Friday, October 17, 2014

A Review of Maureen Corrigan's So We Read On: How the Great Gatsby Came to Be and Why It Endures (Little, Brown and Company, 2014)

The best thing about Corrigan's writing (true also in her memoir Leave Me Alone, I'm Reading) is her expression of the joy of reading and books. Her love of The Great Gatsby is contagious, and certainly made me want to read it yet again.

And it's fun the varying paths that are taken in the study of the book; as a biography of F. Scott Fitzgeral, a tracking of the book's critical and commercial fall and rise (quite the opposite of how things usually happen), and the reaction to the book for a great variety of readers.

My one qualm with the book (similar to one I had with her reading memoir) is political.When she writes about the book's character Tom Buchanan's passion for the book "The Rise of Colored Empires" she writes, "Because Tom's tirade is played for laughs in the very first chapter of The Great Gatsby, it reassures us from the outset that the novel is inclusive, even progressive, in its politics" there seems to be an assumption that racism and a belief in eugenics is "conservative" and the opposite of the politics of the left. When, in fact, many leading progressives of the time were firm believers in eugenics (see Margaret Sanger) and inveterate racists (see Woodrow Wilson). But as with here memoir, Corrigan has a rather simplistic political view (pretty much "Conservatives, Republicans...BAD....Liberals, Democrats...GOOD!")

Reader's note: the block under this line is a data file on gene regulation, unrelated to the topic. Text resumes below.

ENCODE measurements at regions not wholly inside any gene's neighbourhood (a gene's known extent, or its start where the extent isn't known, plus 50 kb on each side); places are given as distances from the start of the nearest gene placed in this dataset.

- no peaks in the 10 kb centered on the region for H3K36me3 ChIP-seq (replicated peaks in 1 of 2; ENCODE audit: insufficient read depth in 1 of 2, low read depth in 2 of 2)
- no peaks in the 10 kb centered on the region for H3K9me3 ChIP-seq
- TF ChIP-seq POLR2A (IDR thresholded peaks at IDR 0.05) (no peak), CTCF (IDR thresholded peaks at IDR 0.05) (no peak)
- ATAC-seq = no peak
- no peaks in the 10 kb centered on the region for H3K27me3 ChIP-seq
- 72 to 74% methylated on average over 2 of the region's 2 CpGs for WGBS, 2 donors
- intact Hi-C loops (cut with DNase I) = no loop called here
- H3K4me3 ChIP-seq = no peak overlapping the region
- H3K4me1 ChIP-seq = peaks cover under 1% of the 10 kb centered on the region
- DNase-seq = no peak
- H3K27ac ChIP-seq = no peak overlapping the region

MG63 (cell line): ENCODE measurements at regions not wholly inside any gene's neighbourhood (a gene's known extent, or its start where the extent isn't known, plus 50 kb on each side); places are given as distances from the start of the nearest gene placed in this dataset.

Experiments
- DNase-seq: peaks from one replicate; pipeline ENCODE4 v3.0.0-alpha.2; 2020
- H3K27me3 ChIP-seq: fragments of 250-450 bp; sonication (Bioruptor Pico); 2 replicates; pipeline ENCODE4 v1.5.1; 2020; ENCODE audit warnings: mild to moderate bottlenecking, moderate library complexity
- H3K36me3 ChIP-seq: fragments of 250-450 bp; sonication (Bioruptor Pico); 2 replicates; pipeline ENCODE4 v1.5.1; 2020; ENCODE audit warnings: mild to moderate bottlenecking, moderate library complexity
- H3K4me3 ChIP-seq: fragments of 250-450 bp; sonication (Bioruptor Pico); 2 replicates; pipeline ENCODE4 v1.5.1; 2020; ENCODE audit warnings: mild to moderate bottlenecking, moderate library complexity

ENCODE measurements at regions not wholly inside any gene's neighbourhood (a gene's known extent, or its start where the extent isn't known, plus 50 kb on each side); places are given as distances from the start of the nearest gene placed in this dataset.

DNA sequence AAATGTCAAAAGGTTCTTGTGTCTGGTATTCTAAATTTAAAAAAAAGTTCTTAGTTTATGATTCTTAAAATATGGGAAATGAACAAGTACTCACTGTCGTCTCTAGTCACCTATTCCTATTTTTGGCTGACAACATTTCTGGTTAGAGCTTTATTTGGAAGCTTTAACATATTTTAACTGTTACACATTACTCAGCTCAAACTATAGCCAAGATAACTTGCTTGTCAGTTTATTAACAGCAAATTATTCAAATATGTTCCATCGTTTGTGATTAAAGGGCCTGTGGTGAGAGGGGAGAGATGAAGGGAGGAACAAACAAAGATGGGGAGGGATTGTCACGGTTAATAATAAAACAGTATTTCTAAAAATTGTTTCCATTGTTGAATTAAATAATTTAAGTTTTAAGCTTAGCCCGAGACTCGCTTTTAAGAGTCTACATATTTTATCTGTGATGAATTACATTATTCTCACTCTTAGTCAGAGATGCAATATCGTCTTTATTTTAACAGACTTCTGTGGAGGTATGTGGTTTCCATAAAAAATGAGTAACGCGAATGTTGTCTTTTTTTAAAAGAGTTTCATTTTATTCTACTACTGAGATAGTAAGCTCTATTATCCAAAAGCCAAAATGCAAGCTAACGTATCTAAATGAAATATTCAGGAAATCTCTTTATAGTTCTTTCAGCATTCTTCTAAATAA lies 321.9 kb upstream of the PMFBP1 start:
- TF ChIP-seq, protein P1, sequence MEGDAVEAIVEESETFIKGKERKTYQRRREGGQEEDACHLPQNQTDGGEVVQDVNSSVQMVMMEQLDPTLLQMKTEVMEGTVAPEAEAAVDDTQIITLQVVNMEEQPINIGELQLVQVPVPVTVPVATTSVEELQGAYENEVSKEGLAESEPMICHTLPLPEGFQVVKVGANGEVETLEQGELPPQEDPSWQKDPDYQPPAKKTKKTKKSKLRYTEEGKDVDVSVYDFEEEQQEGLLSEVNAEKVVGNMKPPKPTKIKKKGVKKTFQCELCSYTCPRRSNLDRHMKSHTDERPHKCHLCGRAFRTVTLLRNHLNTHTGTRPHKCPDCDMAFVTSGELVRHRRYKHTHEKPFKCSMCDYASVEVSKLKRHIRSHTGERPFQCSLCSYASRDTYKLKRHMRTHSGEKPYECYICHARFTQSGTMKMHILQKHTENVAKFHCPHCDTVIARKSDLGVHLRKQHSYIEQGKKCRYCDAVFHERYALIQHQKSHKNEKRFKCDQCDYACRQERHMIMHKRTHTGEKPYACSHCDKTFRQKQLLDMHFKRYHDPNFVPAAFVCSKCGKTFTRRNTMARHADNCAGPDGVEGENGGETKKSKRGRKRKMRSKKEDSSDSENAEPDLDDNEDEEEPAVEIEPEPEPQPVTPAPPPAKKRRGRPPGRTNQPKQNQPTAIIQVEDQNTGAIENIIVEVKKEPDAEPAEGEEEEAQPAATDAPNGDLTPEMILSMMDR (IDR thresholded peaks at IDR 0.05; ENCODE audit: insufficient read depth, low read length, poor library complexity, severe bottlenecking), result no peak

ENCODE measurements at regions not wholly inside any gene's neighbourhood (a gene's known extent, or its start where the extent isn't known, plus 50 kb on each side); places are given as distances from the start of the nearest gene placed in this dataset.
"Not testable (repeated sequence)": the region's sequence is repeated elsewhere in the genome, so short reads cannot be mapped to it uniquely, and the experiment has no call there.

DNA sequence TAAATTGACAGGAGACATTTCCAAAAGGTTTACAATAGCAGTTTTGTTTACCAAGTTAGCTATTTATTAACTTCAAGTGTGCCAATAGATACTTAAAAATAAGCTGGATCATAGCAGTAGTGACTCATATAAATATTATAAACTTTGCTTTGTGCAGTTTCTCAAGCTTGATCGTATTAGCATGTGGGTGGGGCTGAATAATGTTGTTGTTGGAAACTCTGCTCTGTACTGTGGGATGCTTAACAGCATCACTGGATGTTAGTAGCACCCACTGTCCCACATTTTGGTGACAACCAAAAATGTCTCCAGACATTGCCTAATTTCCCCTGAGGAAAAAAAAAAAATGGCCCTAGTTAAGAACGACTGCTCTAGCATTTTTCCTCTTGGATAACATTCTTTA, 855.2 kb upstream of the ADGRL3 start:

Corrigan's observations about the symbolism in the book are delightful, and her observation that these symbols and the book's tight structure can pass unnoticed because of the eloquence and charm of Fitzgerald's prose. Also interesting was her linking the novel to the PI noir tradition and her insight that the rise of the book's popularity might be linked to its being one of the books made available in mass quantities to GI's headed overseas.

I do have one other quibble. Corrigan says that The Great Gatsby is Fitzgerald's only great novel. Tender Is the Night is a great novel, about this she is just flat wrong.

1 comment:

Yeselson said...

You ought to re-read the parts where Corrigan discusses Buchanan and the racism/anti-semitism/gender norming fears (Jordan, the androgenous woman golfer) anxiety about "others" in the book. She acknowledges all of that, but does **not** condemn Fitzgerald for any of it. This is part of the complexity of the book--that a well-off white man would feel this during the 1920s of the Klan and immigration restrictions is understandable. Yet FSF also indeed makes Buchanan a buffoon--so like all great literature, TGG is a complicated and lends itself to conflictual readings.